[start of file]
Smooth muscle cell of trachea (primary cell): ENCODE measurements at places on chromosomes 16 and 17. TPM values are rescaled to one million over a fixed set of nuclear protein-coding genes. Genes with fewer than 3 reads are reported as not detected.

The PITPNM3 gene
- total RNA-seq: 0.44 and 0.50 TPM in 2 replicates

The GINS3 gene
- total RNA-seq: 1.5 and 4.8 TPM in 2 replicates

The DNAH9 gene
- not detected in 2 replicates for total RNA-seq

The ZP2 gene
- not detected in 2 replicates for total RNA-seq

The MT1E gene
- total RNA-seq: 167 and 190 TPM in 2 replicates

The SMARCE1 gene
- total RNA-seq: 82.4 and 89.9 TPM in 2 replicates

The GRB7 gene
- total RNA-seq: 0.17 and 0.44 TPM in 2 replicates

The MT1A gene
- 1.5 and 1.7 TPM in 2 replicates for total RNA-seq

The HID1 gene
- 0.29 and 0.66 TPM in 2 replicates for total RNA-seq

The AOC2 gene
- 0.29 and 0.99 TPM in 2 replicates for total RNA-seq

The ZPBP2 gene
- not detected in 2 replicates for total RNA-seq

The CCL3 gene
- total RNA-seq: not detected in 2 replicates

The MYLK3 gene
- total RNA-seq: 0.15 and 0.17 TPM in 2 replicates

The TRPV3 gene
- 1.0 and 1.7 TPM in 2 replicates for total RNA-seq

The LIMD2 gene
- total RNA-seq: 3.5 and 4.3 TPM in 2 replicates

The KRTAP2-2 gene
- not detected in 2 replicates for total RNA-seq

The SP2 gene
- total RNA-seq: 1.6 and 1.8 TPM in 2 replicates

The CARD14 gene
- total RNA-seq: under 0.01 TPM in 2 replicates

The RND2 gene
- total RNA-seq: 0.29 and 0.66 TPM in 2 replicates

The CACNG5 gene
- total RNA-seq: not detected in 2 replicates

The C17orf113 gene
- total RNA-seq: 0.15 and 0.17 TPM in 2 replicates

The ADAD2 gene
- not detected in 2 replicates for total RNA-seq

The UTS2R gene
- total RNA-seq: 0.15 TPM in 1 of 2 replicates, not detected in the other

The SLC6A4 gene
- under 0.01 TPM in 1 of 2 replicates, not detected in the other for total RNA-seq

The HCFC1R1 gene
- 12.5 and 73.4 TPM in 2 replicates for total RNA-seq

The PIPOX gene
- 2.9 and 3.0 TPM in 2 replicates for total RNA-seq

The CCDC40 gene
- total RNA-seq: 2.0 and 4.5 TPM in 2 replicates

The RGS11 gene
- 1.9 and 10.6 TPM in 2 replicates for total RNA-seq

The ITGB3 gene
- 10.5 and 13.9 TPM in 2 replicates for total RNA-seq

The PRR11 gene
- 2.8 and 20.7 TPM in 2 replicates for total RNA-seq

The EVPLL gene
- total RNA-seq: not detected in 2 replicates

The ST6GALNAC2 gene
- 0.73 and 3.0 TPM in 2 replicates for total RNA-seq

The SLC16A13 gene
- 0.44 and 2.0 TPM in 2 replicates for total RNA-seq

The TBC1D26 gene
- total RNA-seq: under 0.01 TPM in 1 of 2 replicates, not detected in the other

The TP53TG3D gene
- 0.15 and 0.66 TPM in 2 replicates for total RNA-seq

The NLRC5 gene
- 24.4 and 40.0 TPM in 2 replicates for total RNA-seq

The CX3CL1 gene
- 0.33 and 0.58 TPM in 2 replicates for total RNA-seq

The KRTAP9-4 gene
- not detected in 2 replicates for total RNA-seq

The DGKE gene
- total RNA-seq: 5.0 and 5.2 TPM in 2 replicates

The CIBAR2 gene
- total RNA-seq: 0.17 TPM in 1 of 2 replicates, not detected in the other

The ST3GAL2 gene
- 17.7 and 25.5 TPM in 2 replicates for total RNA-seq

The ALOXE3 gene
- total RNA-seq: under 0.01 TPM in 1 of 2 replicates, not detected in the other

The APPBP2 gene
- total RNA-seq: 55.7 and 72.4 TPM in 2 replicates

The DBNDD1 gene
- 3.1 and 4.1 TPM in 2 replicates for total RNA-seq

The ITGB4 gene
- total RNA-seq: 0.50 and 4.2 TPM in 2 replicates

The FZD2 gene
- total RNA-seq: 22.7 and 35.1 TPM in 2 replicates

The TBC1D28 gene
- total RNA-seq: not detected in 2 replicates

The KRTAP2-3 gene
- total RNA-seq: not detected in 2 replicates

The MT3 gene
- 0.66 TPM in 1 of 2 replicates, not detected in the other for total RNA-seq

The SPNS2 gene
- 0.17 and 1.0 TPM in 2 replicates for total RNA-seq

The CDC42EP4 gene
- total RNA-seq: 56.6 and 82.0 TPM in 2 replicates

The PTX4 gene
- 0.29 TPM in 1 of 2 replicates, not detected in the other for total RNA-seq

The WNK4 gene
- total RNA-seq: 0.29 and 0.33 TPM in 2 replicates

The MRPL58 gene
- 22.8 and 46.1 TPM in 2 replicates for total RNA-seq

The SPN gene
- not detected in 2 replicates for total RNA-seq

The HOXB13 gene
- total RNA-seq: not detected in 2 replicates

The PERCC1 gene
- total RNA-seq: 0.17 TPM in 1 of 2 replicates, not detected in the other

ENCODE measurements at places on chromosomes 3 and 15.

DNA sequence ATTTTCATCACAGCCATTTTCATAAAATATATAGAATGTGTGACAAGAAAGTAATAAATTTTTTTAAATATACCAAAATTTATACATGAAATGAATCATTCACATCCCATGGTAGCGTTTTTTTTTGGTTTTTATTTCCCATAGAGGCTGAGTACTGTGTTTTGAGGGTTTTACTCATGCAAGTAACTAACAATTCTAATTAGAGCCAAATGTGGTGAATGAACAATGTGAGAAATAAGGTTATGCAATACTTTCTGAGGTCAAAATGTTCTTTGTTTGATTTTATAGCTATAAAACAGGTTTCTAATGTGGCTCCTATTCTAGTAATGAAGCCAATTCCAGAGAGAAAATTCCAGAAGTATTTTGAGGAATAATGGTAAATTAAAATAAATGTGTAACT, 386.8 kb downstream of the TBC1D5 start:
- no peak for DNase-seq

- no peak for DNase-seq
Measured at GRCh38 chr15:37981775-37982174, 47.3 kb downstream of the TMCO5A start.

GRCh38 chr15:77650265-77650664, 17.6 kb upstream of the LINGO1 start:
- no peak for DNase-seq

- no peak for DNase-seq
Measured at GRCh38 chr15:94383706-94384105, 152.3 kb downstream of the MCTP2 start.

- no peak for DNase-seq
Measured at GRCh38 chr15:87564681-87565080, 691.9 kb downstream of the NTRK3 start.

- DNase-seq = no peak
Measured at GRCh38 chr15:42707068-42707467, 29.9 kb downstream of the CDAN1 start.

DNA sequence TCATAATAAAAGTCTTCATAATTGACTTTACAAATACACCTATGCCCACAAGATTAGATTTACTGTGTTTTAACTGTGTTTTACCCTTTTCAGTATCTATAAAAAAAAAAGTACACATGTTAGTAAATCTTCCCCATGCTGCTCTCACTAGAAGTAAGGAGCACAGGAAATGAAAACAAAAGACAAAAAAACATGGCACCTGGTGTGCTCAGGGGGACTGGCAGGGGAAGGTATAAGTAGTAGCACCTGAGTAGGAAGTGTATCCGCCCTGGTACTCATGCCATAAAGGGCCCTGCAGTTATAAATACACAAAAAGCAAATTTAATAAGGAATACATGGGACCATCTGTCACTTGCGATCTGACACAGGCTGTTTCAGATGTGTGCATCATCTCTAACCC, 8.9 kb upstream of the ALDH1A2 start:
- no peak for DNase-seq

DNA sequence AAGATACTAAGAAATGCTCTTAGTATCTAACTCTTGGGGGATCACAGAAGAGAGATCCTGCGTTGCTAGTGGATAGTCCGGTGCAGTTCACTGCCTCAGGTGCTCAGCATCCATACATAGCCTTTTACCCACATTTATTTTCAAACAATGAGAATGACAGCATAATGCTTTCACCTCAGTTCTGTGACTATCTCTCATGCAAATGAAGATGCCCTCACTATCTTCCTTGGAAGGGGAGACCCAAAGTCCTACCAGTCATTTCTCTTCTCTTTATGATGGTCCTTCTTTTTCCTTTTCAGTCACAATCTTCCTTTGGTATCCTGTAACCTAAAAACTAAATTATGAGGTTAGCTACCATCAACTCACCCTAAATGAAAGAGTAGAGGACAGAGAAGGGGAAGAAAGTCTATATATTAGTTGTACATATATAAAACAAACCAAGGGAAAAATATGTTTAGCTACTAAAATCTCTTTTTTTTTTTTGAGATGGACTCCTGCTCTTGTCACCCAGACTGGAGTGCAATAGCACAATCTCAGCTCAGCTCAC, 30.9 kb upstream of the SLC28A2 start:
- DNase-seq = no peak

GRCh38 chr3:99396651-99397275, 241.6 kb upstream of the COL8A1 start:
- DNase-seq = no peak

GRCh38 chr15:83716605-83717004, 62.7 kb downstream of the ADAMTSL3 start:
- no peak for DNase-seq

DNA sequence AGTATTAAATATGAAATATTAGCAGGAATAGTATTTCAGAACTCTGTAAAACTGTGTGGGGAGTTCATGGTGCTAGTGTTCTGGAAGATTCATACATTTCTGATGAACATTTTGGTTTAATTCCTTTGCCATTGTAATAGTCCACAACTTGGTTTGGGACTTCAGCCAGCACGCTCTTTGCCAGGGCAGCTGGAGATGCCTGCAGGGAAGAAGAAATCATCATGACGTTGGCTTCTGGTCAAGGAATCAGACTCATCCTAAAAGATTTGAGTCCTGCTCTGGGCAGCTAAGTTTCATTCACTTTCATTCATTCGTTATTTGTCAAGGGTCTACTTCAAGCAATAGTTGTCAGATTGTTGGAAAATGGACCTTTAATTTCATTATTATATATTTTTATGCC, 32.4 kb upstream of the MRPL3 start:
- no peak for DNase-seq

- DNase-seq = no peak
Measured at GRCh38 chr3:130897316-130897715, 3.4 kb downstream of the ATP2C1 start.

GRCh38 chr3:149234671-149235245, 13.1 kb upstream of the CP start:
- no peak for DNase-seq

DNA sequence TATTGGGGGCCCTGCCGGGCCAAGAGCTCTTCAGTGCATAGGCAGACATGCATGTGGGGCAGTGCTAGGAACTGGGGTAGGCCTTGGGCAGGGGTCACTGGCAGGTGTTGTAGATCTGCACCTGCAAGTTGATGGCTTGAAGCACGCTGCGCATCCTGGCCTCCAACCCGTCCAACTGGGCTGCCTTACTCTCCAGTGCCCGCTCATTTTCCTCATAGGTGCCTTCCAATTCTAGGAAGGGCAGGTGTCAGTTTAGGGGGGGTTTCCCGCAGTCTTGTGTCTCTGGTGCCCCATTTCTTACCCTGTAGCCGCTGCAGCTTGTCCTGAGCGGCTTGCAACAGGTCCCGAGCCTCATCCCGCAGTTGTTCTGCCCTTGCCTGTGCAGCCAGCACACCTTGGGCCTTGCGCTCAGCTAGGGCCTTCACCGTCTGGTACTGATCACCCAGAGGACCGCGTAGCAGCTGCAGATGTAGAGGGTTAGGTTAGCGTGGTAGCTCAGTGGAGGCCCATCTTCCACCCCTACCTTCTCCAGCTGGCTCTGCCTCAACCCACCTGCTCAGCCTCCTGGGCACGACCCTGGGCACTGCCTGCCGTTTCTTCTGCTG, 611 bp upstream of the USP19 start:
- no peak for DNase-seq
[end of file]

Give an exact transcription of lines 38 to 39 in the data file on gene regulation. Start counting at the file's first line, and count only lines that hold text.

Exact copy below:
The RND2 gene
- total RNA-seq: 0.29 and 0.66 TPM in 2 replicates